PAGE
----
There are a number of ways that a small business owner can access financing.
Here’s an overview of typical financing sources:
When borrowing, you invest some of your own money—either in the form of cash or collateral on your assets. This proves to your banker that you have a long-term commitment to your project.
This is money loaned by a spouse, family or friends. A banker considers this as “patient capital”, which is money that will be repaid later as your business profits increase.
When borrowing love money, you should be aware that:
- family and friends rarely have much capital
- they may want to have equity in your business—be sure you don’t give this away
- a business relationship with family or friends should never be taken lightly
- it is a good idea to write an agreement between yourself and family/friend to ensure expectations are met
Venture capitalists take an equity position in the company to help it carry out a promising but higher risk project. This involves giving up some ownership or equity in your business to an external party. Venture capitalists also expect a healthy return on their investment, often generated when the business starts selling shares to the public. Be sure to look for investors who bring relevant experience and knowledge to your business.
Keep in mind that this funding source is not necessarily for all entrepreneurs. Right from the start, you should be aware that venture capitalists are looking for technology-driven businesses and companies with high-growth potential in sectors such as information technology, communications, and biotechnology.
Angels are generally wealthy individuals or retired company executives who invest directly in small firms owned by others. They are often leaders in their own field who not only contribute their experience and network of contacts but also their technical and/or management knowledge.
Angels tend to finance the early stages of the business with investments in the order of $25,000 to $100,000. Institutional venture capitalists prefer larger investments, in the order of $1 million.
In return for risking their money, they reserve the right to supervise the company’s management practices. In concrete terms, this often involves a seat on the board of directors and an assurance of transparency.
Learn about about the Capital Angel Network
Crowdfunding is a form of fundraising where a business asks the public for a contribution, usually in exchange for equity in the company.
It usually entails a private company asking large numbers of people for small contributions. This differs from the more conventional practice of raising money through angel investors or venture capitalists, where a handful of actors inject larger sums into your business.
In return for investing in your business, supporters will receive equity, albeit with less liquidity than what do would get with public stocks.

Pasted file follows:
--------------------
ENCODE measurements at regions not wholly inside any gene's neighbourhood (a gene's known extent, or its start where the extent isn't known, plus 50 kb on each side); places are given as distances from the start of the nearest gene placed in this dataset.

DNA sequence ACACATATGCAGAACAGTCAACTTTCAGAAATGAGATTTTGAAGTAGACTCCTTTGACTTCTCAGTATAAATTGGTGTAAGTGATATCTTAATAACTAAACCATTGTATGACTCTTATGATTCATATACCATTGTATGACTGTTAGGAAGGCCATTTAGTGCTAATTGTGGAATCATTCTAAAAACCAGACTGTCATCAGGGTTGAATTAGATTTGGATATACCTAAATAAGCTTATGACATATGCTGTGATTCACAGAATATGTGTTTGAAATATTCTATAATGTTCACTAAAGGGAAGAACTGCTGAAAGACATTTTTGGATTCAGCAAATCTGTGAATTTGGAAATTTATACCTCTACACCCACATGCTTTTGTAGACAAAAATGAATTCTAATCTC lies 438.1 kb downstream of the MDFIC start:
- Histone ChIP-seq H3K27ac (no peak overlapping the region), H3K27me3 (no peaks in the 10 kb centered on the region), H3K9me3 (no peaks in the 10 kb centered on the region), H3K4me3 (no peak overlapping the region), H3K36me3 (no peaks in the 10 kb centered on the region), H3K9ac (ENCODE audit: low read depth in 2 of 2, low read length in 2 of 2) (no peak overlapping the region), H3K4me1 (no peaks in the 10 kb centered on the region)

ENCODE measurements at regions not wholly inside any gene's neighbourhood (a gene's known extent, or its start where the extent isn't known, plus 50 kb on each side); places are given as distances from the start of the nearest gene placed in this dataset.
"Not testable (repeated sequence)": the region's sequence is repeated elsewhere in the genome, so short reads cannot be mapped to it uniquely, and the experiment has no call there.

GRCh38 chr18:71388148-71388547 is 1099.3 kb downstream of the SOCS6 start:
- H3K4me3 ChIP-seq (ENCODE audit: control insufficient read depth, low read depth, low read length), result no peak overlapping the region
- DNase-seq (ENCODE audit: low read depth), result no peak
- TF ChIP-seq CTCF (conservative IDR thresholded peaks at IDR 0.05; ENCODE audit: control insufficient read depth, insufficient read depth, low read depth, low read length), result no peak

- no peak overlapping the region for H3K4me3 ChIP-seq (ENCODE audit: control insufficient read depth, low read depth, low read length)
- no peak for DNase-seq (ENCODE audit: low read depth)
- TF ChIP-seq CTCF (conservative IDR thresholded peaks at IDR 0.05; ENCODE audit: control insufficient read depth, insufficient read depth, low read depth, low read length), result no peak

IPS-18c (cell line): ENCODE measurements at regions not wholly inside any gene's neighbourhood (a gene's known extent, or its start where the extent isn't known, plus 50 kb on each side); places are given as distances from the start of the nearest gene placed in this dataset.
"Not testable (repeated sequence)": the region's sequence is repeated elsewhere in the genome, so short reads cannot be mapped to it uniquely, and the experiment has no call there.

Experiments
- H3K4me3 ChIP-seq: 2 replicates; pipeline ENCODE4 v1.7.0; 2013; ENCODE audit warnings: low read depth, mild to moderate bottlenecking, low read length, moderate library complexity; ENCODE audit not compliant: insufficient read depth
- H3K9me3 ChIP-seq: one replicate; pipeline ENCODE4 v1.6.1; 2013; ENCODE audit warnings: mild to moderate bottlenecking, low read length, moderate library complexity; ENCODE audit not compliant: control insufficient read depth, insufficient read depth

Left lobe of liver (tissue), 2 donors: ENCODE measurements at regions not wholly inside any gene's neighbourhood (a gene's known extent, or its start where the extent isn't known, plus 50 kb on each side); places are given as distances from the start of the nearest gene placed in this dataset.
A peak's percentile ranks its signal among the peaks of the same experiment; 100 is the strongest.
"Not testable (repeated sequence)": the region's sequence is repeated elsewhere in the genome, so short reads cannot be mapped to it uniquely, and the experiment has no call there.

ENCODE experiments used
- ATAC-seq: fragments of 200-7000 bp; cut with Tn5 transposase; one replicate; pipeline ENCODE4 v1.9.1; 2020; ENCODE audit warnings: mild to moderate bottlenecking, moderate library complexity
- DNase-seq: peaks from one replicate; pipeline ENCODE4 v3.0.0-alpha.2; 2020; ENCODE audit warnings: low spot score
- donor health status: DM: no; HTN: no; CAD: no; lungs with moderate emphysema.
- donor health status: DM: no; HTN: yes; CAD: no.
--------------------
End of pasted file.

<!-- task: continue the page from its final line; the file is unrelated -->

There are various forms of crowdfunding, including:
- Equity crowdfunding, where, in exchange for their money, investors receive shares in a company or the right to a portion of revenues or profits from a specific product.
- Debt crowdfunding, where investors lend their money to a company at relatively high interest rates, thus mitigating their overall lending risk by spreading a large amount of money in small increments across a large number of loans.
- Donation/rewards-based crowdfunding, where a company sets a fundraising target and asks for donations—in exchange for some kind of token or receipt of the eventual product or service to be developed.
Business incubators (or “accelerators”) generally focus on the high-tech sector by providing support for new businesses in various stages of development. However, there are also local economic development incubators, which are focused on areas such as job creation, revitalization and hosting and sharing services.
Commonly, incubators will invite future businesses and other fledgling companies to share their premises, as well as their administrative, logistical, and technical resources. For example, an incubator might share the use of its laboratories so that a new business can develop and test its products more cheaply before beginning production.
Generally, the incubation phase can last up to two years. Once the product is ready, the business usually leaves the incubator’s premises to enter its industrial production phase and is on its own.
Businesses that receive this kind of support often operate within state-of-the-art sectors such as biotechnology, information technology, multimedia, or industrial technology. Businesses that were supported by an incubator have a better success rate over five years.
Loans are the most commonly used source of funding for small and medium sized businesses. Consider the fact that all lenders offer different advantages, whether it’s personalized service or customized repayment. It’s a good idea to shop around and find the lender that meets your specific needs.